that's in the process of translation from German. Very
but not all available in English yet. Very good for
illustrations, definitions, material supporting some of the background
- Botanical Society of
- A dictionary of botanical
from the California Flora project
- and another
the Missouri Botanical Garden (a top place; explore their website...)
- a large archive of
illustrations, photos, micrographs
of many plant types and
strucutres from Univ. of Wisconsin
- a website about botanical art
, more of same
- Three of the most important botanical
These are just a beginning; explore.
This is approximate, and will very likely change (chapters from recent
Raven's Biology of Plants if you wish...)
lab will be a mix of “survey” work -- getting acquainted with plant
anatomy and taxonomic groups -- and exercises focused on plant function
Expect to spend the full lab period, particularly on field
ALWAYS bring a notebook to lab,
INCLUDING FIELD TRIPS, and assume that ANY LAB MAY BE OUT-DOORS unless
I say specifically otherwise in class before-hand. SO, EVERY THURSDAY
come dressed and
prepared for the weather even if it's wet or cold. For only moderately
nasty weather, dress warmly or bring rain gear as appropriate.
Good FOOTWEAR is important; expect wet ground and off-trail walking.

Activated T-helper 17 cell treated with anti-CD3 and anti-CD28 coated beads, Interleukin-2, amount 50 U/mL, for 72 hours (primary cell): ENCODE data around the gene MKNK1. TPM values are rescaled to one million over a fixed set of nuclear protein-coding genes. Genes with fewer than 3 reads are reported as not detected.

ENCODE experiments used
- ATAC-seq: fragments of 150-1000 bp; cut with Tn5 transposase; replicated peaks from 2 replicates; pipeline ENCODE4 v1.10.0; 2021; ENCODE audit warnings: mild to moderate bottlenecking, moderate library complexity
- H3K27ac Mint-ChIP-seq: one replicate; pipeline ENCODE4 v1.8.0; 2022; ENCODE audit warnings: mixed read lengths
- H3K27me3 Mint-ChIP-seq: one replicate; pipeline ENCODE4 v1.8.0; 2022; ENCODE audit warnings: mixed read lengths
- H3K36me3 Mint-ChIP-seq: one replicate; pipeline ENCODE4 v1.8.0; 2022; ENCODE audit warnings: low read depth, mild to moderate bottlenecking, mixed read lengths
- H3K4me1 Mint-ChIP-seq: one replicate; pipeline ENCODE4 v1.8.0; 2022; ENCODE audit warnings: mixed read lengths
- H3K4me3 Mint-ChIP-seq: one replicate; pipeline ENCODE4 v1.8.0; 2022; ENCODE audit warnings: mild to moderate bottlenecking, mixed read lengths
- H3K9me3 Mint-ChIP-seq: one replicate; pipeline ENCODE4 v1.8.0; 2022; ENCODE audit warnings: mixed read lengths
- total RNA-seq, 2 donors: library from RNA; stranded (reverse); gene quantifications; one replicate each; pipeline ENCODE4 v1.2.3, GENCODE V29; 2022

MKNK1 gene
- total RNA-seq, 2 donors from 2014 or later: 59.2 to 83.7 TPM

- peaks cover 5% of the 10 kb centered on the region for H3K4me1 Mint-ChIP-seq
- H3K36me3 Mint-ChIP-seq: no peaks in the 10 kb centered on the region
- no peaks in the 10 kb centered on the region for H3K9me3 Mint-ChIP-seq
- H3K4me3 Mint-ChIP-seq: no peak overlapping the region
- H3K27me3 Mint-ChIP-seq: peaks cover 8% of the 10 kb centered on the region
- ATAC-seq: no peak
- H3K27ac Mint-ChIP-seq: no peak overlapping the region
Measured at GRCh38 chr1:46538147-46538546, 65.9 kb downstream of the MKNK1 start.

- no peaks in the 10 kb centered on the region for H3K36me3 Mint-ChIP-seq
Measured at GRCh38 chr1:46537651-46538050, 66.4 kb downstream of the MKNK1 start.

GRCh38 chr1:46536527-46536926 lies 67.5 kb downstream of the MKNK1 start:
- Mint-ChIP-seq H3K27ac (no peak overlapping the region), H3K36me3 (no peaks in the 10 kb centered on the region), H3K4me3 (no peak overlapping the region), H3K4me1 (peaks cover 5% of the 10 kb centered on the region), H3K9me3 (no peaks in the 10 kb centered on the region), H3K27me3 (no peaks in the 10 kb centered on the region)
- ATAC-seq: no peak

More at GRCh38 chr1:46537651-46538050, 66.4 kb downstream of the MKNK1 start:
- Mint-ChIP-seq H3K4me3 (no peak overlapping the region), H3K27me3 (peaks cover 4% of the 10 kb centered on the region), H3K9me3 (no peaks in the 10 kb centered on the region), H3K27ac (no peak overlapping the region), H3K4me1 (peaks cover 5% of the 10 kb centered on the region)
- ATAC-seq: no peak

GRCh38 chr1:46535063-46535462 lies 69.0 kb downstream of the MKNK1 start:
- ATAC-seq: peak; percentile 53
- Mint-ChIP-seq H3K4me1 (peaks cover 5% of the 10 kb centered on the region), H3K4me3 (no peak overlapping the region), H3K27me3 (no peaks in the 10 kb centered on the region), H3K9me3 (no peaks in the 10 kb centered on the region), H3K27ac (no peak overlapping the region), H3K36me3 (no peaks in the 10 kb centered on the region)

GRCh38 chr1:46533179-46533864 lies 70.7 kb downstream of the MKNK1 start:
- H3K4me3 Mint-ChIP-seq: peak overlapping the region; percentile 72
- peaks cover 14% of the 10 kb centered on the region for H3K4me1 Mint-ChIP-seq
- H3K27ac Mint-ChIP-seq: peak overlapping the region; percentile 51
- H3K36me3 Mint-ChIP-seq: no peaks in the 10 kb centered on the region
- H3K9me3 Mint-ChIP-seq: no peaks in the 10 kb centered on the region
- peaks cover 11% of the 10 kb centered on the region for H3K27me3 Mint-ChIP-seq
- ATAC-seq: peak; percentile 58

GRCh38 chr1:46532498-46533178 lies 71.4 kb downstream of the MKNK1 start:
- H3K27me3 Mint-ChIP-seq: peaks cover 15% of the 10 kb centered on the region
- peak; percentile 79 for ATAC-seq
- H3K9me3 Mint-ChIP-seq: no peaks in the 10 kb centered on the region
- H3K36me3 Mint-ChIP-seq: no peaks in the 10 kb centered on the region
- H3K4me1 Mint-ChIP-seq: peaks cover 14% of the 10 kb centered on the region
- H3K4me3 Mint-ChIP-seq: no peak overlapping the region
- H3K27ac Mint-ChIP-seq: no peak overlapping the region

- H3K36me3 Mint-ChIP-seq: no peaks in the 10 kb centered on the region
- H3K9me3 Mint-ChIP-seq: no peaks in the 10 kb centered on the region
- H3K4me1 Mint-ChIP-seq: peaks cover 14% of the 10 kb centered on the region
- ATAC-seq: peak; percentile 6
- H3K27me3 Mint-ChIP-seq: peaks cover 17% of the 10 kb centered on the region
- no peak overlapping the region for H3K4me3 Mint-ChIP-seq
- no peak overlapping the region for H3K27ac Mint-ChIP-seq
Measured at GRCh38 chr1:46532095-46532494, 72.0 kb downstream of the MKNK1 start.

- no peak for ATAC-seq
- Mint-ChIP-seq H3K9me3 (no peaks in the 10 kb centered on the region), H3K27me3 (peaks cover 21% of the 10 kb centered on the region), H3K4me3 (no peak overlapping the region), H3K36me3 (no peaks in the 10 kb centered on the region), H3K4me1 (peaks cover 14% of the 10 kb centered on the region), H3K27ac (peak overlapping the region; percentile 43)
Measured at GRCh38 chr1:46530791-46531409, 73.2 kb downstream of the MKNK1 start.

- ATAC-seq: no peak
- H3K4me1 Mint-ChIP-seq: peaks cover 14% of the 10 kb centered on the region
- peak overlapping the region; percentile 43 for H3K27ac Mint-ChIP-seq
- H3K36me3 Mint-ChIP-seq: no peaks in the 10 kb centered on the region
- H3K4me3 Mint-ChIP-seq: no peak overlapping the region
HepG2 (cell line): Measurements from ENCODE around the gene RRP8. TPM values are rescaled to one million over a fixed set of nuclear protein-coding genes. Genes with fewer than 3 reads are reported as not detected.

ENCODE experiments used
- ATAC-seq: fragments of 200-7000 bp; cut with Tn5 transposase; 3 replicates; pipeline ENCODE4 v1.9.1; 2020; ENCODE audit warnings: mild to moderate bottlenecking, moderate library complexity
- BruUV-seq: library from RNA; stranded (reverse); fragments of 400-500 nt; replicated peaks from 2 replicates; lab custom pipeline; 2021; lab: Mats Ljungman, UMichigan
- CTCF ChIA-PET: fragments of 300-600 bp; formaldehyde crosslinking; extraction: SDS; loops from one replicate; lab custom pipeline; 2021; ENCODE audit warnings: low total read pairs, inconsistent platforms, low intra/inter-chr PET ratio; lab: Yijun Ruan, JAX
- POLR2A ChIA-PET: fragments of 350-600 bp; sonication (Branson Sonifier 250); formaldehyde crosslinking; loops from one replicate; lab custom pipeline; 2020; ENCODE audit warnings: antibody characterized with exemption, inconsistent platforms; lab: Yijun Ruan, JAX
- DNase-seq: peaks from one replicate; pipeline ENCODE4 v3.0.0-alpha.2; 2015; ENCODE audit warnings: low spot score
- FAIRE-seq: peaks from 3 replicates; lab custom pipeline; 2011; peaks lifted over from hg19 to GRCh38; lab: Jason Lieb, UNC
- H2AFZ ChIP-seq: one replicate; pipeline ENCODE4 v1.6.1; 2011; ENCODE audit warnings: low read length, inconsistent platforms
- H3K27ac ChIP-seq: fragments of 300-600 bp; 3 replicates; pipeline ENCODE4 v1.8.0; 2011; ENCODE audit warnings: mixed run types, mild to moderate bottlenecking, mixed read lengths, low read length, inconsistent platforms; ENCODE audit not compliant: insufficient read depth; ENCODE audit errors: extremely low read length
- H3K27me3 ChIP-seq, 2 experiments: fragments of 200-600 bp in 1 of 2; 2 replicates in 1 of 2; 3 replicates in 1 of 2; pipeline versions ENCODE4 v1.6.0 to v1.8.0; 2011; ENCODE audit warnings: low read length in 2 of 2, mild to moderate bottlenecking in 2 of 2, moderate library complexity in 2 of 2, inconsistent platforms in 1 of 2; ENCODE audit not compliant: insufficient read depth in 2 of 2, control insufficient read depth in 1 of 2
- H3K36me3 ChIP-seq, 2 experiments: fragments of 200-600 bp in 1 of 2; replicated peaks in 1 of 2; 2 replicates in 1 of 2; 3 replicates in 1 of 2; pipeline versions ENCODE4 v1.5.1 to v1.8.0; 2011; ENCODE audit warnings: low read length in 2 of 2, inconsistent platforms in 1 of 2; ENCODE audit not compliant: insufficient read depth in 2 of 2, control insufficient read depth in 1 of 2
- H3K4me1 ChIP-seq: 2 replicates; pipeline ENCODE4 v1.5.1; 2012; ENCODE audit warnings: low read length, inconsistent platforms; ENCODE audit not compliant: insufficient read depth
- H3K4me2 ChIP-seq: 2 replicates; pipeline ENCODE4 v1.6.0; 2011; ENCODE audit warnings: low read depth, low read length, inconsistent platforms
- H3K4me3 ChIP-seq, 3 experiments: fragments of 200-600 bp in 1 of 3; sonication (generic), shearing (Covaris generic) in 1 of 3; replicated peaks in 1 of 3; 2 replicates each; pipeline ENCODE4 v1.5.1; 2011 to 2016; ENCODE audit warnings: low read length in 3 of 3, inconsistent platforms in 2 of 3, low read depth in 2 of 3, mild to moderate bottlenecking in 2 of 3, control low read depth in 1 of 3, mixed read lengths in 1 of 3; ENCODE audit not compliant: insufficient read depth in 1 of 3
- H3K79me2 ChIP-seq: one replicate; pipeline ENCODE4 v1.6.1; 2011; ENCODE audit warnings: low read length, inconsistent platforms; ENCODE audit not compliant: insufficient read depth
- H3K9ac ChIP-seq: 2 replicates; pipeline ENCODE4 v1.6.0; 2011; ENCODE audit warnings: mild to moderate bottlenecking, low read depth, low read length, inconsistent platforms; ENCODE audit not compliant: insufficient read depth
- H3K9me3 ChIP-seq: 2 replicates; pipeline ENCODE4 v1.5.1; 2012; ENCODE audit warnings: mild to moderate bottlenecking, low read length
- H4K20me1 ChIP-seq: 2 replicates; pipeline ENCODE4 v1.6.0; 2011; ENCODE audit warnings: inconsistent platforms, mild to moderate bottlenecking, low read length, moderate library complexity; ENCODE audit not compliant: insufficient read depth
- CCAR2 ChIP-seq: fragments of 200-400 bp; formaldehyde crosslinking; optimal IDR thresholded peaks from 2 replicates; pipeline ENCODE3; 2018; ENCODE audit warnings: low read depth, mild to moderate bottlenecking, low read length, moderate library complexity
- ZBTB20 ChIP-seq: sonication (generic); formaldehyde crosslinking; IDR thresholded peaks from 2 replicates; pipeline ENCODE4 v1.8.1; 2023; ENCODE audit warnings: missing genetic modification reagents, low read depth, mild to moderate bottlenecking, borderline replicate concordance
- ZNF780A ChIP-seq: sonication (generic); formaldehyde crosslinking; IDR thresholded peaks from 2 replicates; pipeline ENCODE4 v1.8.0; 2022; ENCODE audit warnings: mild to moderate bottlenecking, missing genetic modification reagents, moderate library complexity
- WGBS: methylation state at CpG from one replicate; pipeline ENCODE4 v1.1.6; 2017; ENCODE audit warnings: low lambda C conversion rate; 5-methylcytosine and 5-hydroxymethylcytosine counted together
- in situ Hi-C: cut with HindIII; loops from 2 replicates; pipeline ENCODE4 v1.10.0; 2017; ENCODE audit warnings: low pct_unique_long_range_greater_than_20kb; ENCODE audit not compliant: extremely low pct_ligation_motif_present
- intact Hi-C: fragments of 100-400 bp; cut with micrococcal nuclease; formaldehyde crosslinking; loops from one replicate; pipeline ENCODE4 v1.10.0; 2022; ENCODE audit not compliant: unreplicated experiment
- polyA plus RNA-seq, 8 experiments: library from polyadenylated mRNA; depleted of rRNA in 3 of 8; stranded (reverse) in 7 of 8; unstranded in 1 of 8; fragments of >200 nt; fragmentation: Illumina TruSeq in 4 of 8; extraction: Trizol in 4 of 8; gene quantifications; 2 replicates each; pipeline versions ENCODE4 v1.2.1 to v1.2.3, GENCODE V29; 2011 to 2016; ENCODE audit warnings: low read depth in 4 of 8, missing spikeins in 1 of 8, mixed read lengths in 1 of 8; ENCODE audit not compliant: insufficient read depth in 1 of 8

should be suitable for use
outside (or get a separate field notebook) – easy to carry, robust,
attractive because other people may
see it. I recommend waterproof notebooks (e.g.,
‘Rite-in-the-rain’; the bookstore will have some), but you can always
stick it in a clear plastic bag. BRING
A PENCIL TO LAB; ink runs when it gets wet.
ALSO ALWAYS BRING
plant book(s) for first few weeks; wildflower book starting April.
You may want to get some sort of field bag to carry
all this stuff, and for bringing back souvenirs or plant material for
Lab schedule will be flexible, dependent on weather and
projects, but first weeks of term, THURSDAYS will be a mix of
lab, and field time on campus. After Long Weekend, we'll
the FULL THURSDAY 2:00 - 6:00 IN THE FIELD, often off campus.
AND there MAY BE one weekend field-trip in early-mid May.
This trip is will not
-- but it
will be fun and a great opportunity to expand your botanical horizons.
Here is the evolving schedule for now:
structure and identification: use of keys, winter
In adition to the keys in your field guides, check out:
keys and PHOTOS of buds and twigs, as well as leaves and other materials
A simple twig
and bud key
be a good back-up for common species with links to good bud and
Continuing with above and time in
lab, with microscopic and prepared materials, getting acquainted with
general plant structures and anatomy.
Mix of lab
and on-campus field-work, touring major plant groups and their main
of term: Mostly
field-trips on and off-campus.